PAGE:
September 29, 2011
I am a Generation Y girl and have been born and brought up in an environment where women are respected, loved and viewed as equals. As a girl child in the family I was given the same privileges and opportunities as my male counterparts; opportunities in the realm of education and extra curricular activities, opportunities to speak my mind and voice my opinion, opportunities to make my mistakes and learn from them…
I recently came across a statistic in one of Mumbai’s popular newspapers which claimed, based on a survey, that a whopping 42% of Asian men were willing to spend more on a male child's education than they were on that of a female child. The prevailing thought structure of our society, that the statistic showcased, perturbed me.
It is appalling that men today still consider sidelining female education when numerous efforts have been made in the past and continue to be made in terms of promoting families supported by educated women as holistic ones. Has the education that they have received as male children made them advocates of such inequality? Isn’t education, apart from being a source of livelihood, dynamism of thought as well?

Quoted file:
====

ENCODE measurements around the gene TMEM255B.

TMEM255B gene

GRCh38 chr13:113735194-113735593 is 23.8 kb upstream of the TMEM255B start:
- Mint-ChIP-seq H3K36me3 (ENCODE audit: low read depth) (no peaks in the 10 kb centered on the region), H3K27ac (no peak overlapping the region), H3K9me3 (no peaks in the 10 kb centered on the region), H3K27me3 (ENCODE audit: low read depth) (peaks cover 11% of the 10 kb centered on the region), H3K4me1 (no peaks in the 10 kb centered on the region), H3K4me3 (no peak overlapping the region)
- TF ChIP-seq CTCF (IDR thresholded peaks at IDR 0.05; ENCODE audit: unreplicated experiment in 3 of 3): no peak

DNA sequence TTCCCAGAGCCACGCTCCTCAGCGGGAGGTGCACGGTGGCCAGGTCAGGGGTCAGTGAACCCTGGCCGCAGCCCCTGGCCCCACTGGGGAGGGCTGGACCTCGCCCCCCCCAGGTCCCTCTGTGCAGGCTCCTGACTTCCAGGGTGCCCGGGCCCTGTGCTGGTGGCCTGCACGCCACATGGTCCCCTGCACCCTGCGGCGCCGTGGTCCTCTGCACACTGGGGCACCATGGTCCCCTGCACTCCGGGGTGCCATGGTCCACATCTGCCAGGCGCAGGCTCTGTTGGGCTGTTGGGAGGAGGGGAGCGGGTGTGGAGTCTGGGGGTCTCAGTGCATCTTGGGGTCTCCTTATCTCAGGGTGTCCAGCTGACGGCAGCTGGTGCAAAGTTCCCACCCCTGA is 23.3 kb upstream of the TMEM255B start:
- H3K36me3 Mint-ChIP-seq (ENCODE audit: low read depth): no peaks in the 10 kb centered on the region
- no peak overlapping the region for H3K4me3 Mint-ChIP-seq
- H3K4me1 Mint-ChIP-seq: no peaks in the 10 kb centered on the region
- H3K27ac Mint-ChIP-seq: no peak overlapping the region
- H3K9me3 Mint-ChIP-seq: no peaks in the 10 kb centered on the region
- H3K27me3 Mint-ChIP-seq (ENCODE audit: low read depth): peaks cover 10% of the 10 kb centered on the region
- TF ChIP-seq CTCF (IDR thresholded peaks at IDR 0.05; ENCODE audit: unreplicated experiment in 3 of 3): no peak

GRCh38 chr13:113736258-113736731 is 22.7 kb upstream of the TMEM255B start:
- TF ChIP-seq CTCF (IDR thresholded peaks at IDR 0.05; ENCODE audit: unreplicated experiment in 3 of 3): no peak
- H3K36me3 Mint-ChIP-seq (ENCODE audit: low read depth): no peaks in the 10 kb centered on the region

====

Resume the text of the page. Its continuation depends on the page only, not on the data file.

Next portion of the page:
While on one side of the situation exist such poorly constructed belief systems, there are on the other side those men of honour whose liberal and modern thinking in the past have created ripples that have today become more than revolutions. Fr. Leo D’souza’s (of St Aloysius College fame) initiative in the area of co education is a classic example of such out-of-the-box thinking. It advocates and promotes education as an equal right for both genders and not just the privilege of one.
Another instance is the project undertaking in the Kingdom of Bahrain, worth BD 130000, that aspires to lead women to a life of independence if not self sufficiency. Formal courses and training initiatives are underway to hone women’s skills in photography, translation, media and communication- professions that are apparently currently male dominated, on the island.
Over the years, we have come to honour women like Rani Laxmi Bai who sparked the struggle for independence, Indira Gandhi who rode the metaphorical tiger and Chanda Kochhar who revolutionised retail banking. May be, it is high time that we underwent a metamorphosis of thought and accepted the hand that rocks the cradle as the one that rules the world!
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